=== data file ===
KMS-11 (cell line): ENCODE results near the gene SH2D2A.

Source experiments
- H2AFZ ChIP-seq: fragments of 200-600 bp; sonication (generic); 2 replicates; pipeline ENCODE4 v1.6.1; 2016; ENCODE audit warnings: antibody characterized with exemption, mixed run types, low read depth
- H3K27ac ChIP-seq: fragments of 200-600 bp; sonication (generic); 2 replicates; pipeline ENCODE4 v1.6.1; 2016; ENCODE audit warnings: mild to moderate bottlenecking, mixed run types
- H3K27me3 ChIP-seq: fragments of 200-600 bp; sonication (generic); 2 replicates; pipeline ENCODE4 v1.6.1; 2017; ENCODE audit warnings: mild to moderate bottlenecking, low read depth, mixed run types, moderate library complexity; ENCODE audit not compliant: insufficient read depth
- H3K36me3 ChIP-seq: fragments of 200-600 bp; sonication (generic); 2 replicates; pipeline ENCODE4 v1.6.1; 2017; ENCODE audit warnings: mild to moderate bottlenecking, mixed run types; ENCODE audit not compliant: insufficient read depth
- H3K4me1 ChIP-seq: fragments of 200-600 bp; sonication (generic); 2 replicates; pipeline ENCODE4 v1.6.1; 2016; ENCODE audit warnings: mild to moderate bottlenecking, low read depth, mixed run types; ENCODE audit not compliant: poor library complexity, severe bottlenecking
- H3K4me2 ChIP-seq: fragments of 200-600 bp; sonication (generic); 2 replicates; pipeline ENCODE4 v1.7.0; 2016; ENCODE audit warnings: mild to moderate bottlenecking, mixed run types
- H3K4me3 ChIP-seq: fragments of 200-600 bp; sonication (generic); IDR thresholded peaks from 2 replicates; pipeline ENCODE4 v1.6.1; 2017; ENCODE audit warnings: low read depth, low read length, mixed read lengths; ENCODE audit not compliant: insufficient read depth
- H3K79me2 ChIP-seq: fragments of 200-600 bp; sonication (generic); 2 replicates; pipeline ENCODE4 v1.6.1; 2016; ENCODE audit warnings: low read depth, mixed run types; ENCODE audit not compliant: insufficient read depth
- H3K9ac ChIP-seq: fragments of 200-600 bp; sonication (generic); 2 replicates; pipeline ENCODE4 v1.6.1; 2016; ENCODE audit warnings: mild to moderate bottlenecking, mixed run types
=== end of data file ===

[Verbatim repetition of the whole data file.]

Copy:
KMS-11 (cell line): ENCODE results near the gene SH2D2A.

Source experiments
- H2AFZ ChIP-seq: fragments of 200-600 bp; sonication (generic); 2 replicates; pipeline ENCODE4 v1.6.1; 2016; ENCODE audit warnings: antibody characterized with exemption, mixed run types, low read depth
- H3K27ac ChIP-seq: fragments of 200-600 bp; sonication (generic); 2 replicates; pipeline ENCODE4 v1.6.1; 2016; ENCODE audit warnings: mild to moderate bottlenecking, mixed run types
- H3K27me3 ChIP-seq: fragments of 200-600 bp; sonication (generic); 2 replicates; pipeline ENCODE4 v1.6.1; 2017; ENCODE audit warnings: mild to moderate bottlenecking, low read depth, mixed run types, moderate library complexity; ENCODE audit not compliant: insufficient read depth
- H3K36me3 ChIP-seq: fragments of 200-600 bp; sonication (generic); 2 replicates; pipeline ENCODE4 v1.6.1; 2017; ENCODE audit warnings: mild to moderate bottlenecking, mixed run types; ENCODE audit not compliant: insufficient read depth
- H3K4me1 ChIP-seq: fragments of 200-600 bp; sonication (generic); 2 replicates; pipeline ENCODE4 v1.6.1; 2016; ENCODE audit warnings: mild to moderate bottlenecking, low read depth, mixed run types; ENCODE audit not compliant: poor library complexity, severe bottlenecking
- H3K4me2 ChIP-seq: fragments of 200-600 bp; sonication (generic); 2 replicates; pipeline ENCODE4 v1.7.0; 2016; ENCODE audit warnings: mild to moderate bottlenecking, mixed run types
- H3K4me3 ChIP-seq: fragments of 200-600 bp; sonication (generic); IDR thresholded peaks from 2 replicates; pipeline ENCODE4 v1.6.1; 2017; ENCODE audit warnings: low read depth, low read length, mixed read lengths; ENCODE audit not compliant: insufficient read depth
- H3K79me2 ChIP-seq: fragments of 200-600 bp; sonication (generic); 2 replicates; pipeline ENCODE4 v1.6.1; 2016; ENCODE audit warnings: low read depth, mixed run types; ENCODE audit not compliant: insufficient read depth
- H3K9ac ChIP-seq: fragments of 200-600 bp; sonication (generic); 2 replicates; pipeline ENCODE4 v1.6.1; 2016; ENCODE audit warnings: mild to moderate bottlenecking, mixed run types